Princeton in NJ's Service

Monday, Aug 7, 2017
by David Brown
On Tuesday, August 1, the Pace Center for Civic Engagement welcomed the Rev. Karen Hernandez-Granzen as its first Community Partner-in-Residence. From August through October 2017, Pastor Karen will work with the Pace Center to strengthen the intersection of the wider campus and community.
Wednesday, Mar 15, 2017
by Gwen McNamara, PACE Communications Coordinator
From creating documentary films in Dallas, Texas to building health and wellness curricula for youth in Charlottesville, VA to supporting programs for previously incarcerated men and women in Los Angeles, CA, 17 first-year students are making service – in all its broad forms – an integral part of their learning at Princeton University as 2017 Bogle Fellows. One of these students is June Philippe of Irvington, NJ who is assisting HS students in Newark with the college application process. She says “as a first-generation student, I’ve noted that a lot of the information that is necessary to a successful college experience is often passed down from those who attended college in their personal networks, however for low-income and first-generation students these resources are not made readily. I’d like to change this narrative in favor of the marginalized.”
Tuesday, Jan 17, 2017
by Sarah M. Binder, Woodrow Wilson School
On Dec. 9, 2016, the Woodrow Wilson School's annual student-organized service auction raised more than $16,000 for Trenton, N.J.-based nonprofit Isles Youth Institute. Isles, founded by Princeton alum Marty Johnson ’81, fosters self-reliant families and healthy, sustainable communities through a mission of “self-reliance through education.”
Wednesday, Nov 16, 2016
by Office of Communications
$9.12 million in taxes paid in 2016. $22 million in voluntary contributions over seven years. Construction of affordable housing. Direct support for public safety. Local transit service. Educational opportunities. Volunteer service. These are just a few of the ways that Princeton University supports the town of Princeton and the members of its community.
Thursday, Nov 10, 2016
by Emily Aronson, Office of Communications
During a discussion with Princeton town officials Wednesday, Nov. 9, Princeton University President Christopher L. Eisgruber focused on shared values between town and gown and how leaders can continue to work together to further common goals. The public meeting at the Monument Hall municipal building was the fourth annual session among Eisgruber, Princeton Mayor Liz Lempert, and Princeton Council members Jo Butler, Jenny Crumiller, Heather Howard, Lance Liverman, Bernard Miller and Patrick Simon.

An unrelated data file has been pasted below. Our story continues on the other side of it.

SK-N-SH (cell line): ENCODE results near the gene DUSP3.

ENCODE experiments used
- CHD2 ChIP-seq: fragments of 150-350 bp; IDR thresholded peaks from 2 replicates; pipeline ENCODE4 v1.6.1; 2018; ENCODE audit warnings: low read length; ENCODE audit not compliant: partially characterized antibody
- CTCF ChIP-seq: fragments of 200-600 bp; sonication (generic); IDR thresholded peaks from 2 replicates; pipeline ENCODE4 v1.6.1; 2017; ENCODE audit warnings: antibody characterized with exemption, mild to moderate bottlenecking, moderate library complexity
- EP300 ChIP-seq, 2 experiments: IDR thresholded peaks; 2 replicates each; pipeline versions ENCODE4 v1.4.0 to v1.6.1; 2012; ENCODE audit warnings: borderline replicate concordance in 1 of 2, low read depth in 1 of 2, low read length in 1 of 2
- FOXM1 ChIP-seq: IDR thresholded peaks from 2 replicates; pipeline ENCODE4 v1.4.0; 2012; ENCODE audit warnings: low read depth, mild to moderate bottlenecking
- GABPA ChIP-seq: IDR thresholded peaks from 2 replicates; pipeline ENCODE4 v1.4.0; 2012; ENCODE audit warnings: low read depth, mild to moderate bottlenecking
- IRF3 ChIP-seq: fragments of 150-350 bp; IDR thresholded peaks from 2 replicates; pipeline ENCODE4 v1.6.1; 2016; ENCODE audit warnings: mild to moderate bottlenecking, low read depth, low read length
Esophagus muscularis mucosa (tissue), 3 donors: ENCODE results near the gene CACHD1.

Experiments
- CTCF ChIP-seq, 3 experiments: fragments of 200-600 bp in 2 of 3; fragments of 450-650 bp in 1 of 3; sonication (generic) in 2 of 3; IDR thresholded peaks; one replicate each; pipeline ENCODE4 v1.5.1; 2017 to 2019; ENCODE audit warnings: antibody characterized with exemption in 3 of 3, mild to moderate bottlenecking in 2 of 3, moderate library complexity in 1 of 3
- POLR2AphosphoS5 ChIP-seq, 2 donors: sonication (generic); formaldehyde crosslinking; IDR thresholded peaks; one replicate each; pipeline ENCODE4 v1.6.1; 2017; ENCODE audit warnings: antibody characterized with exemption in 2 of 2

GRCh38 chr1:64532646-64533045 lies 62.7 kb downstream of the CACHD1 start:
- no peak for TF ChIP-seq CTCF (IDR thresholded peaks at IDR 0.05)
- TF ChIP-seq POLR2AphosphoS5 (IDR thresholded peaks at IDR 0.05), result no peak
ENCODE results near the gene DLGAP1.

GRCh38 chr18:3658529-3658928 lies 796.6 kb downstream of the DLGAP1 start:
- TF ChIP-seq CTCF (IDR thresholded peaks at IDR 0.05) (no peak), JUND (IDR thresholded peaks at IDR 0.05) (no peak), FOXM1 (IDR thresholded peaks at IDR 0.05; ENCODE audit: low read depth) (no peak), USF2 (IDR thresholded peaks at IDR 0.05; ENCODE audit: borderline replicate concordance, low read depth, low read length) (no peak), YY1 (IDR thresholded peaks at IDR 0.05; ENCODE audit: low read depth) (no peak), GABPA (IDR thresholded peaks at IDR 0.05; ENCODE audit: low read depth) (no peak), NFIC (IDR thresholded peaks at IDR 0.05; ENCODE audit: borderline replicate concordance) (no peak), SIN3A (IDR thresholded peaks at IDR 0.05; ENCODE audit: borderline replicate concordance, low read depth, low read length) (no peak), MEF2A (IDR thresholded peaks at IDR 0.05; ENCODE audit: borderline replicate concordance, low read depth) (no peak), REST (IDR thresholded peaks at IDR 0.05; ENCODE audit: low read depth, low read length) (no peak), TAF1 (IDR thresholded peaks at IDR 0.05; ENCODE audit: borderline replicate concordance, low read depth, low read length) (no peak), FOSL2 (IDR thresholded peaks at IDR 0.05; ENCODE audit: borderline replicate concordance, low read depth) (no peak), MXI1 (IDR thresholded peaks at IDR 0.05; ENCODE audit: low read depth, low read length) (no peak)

Tuesday, Nov 1, 2016
by Maya Wahrman, Office of Religious Life
What could be a better welcome to America than carving pumpkins? That's what Matt Weiner, Princeton University's associate dean of religious life, and Patrick Barry, director of refugee and immigration services for Catholic Charities in Camden, New Jersey, were thinking when they brought 25 refugee youths to carve pumpkins with Princeton students one sunny Saturday in October. The refugees were mainly from Syria and Myanmar, and the Princeton students were from the Class of 2019.
Monday, Oct 17, 2016
by Michael Hotchkiss, Office of Communications
Improving access to affordable housing is a critical challenge around the country and across the globe. It's also an urgent concern just across Nassau Street from the University campus, in the municipality of Princeton. That made it a perfect fit for the inaugural Tiger Challenge, a program designed to help Princeton students tackle complex, real-world problems by providing support and nurturing their curiosity, creativity, compassion and courage. A team of four undergraduates spent part of the summer learning about affordable housing in Princeton through research and conversations with residents, municipal officials, affordable-housing experts and Tiger Challenge mentors.
Monday, Oct 10, 2016
by Danielle Alio, Office of Communications
Since 2009, the Princeton University Volunteer Fire Program has been serving both the University and surrounding community. The program consists of about 30 University staff members who volunteer during business hours to respond to emergencies with the Princeton Fire Department. For the Princeton Fire Department, which is an all-volunteer organization, the program ensures support during the day with University volunteers when town volunteers may be unable to answer a call.
Monday, Aug 22, 2016
by Emily Aronson, Office of Communications
One hundred high school juniors from across the country, including Larissa Oliveira of Newark and Niranjana Bienkoloska of Hasbrouck Heights, recently spent seven weeks on Princeton's campus for LEDA's Aspects of Leadership Summer Institute. LEDA is an independent nonprofit dedicated to developing the academic and leadership potential of exceptional public high school students from low-income backgrounds. This program allows students to gain access to and succeed at the country's most selective colleges and universities.
Monday, Aug 22, 2016
by Michael Caddell, Office of Career Services
This summer, more than 160 undergraduate students are spending their breaks interning at public service and nonprofit organizations in over 30 cities in the United States, Canada, Bermuda, Ireland and France as part of the Princeton Internships in Civic Service (PICS) program. Mikecia Clarke of Ewing, NJ, is among the undergraduates participating in the 8- to 10-week paid, alumni-sponsored public and nonprofit summer internships. The PICS program exposes students to the rewards of service and encourages participants to continue as volunteers and board members for nonprofits after graduation, in the Princeton tradition of service to humanity.